Monday, March 26, 2012

Philippine textures and patterns

I've been spending time in the Philippines again - visiting family and catching up with my grandson. After a rather rocky, premature start in life, he's flourishing, and very cute.

I again spent time outside the bustle, pollution and traffic jams of Manila in Magdalena - about 100ks south of Manila in an area of rice paddies, coconut plantations and densely populated rural towns - though the house in which I stayed is on a steep hillside and gives a very good impression of being in the midst of a tropical forest.

Magdalena window

I think it's impossible to stay for any time in a bahay kubo (house of local materials) without becoming very aware of the house's textures and patterns. In my case, the awareness borders on obsession. I love the combination of the everyday woven floor mats and the bamboo slat flooring on which they rest, and the transition from woven walls and bamboo supports to fabric-covered shutters:

Magdalena banig & floor
Magdalena wall and shutter

I like the way the doorways provide vistas of different patterns and textures, and of light and shadow:

Magdalena walls
Magdalena verandah

Some of the banigs (woven mats) - particularly those from southern Mindanao - are so beautiful they are really art pieces. Though they are made to be floor mats, I'm pleased they're hanging on the walls. Even so, they will fade and fall apart over a relatively short period of time. They're very transient things of beauty:

Magdalena Mindanao banig

Outside the house is equally textured with the patterns of leaves, of one-day-blooming native orchids, and of the dense overhead foliage:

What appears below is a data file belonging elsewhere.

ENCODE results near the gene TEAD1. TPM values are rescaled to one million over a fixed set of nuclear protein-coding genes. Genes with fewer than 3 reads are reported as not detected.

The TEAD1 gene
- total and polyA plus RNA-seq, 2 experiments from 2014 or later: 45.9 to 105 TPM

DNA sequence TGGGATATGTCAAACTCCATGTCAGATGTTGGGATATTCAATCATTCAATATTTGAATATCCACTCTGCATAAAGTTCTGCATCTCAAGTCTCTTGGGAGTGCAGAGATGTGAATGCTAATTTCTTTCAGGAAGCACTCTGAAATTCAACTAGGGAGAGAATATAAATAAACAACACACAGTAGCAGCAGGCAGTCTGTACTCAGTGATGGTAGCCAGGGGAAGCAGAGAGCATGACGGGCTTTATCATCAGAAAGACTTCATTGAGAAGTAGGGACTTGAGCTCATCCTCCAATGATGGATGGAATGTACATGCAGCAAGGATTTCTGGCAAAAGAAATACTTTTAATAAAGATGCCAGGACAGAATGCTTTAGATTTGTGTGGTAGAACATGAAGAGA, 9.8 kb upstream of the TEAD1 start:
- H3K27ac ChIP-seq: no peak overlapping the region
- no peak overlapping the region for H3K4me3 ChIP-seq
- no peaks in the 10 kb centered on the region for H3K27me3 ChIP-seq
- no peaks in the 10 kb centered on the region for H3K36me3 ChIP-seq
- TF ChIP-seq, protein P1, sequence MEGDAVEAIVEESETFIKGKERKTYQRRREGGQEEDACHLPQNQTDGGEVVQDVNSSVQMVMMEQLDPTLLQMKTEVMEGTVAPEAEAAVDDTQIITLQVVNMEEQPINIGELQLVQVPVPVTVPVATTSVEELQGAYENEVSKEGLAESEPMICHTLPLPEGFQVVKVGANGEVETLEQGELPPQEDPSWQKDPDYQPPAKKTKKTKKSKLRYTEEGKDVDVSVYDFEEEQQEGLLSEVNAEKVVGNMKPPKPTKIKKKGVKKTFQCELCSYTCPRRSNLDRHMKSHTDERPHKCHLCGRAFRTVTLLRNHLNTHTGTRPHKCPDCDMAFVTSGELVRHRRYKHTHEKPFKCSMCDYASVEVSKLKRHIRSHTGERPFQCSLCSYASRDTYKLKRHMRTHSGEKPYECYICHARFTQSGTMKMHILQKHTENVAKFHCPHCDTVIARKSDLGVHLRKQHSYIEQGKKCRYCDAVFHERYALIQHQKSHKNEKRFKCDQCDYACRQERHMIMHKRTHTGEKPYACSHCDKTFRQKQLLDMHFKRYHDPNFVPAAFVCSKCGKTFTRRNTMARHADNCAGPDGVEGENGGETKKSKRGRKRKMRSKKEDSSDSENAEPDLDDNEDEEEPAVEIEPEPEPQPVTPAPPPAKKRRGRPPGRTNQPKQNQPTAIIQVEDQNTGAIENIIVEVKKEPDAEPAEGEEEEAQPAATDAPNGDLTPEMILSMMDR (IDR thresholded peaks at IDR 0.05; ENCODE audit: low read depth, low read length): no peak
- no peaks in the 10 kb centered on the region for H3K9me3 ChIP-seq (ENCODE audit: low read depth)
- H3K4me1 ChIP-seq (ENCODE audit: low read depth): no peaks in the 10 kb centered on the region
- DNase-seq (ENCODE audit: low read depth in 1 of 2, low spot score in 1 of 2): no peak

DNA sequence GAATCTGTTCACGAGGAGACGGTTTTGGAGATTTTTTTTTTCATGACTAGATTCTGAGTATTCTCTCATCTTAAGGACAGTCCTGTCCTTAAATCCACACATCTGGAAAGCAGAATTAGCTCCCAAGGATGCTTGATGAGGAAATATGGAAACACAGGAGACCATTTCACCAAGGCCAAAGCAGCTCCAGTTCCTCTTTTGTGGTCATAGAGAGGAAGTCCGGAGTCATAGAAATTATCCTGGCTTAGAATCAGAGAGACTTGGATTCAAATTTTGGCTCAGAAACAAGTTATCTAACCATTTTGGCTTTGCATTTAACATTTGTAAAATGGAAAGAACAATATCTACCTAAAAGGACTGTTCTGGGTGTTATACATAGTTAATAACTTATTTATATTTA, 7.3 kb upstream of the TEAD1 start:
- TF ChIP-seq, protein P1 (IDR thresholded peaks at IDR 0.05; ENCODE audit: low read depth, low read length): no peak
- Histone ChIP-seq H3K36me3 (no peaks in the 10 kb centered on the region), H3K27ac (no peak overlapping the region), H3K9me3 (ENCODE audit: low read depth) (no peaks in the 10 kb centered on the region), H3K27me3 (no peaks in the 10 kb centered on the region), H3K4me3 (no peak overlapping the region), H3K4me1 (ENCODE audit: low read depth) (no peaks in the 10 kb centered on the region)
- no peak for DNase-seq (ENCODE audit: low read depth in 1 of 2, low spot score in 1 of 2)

Magdalena plant
Magdalena orchids
Magdalena trees

Judging from the photographs I took, my obsession with textures and patterns continued beyond the house and its surrounds. We had lunch one day at at Patis Tito, a restaurant outside the town of San Pablo, Laguna that has wonderfully ornate ceiling decorations:

Patis & Tito

And on the same day visited Ugu Bigyan's pottery in Tiaong, Quezon with its superbly planted gardens and meandering paths inset with pottery motifs:

pavement leaves
Fish pavement

I think my design preferences are usually for strong, simple, relatively unadorned lines and forms. But these busy patterns and textures are so much a part of an honest tradition that their detail and decorative qualities don't seem overdone or too ornate. It's been very pleasurable to observe and take note of them.


Brendaknits said...

Thank you for this colourful, beautiful post. What a tonic for our winter-filled, colour-starved eyes here in Ontario.

Small and Moody said...

Thank you for sharing your pictures of such a beautiful place! All of the textures and colors with the greenery is simply lovely.

Ingrid said...

More please! I love seeing how other people live.

We had a fantastic time at the ethnological museum in Hanoi where they show a lot of the traditional construction methods. Are the floors slightly bouncy? I would need some time to adapt to that...

Rose Red said...

I love seeing the world through your eyes, it is a real gift you have of being able o transport us to wherever you are.

DrK said...

gorgeous photos, as usual. such a wonderful use of colour and materials, how lovely to spend your days surrounded by such beautiful things. and good to hear about the flourishing grandson too!

1funkyknitwit said...

Lyn I'm in texture heaven - thank you! :D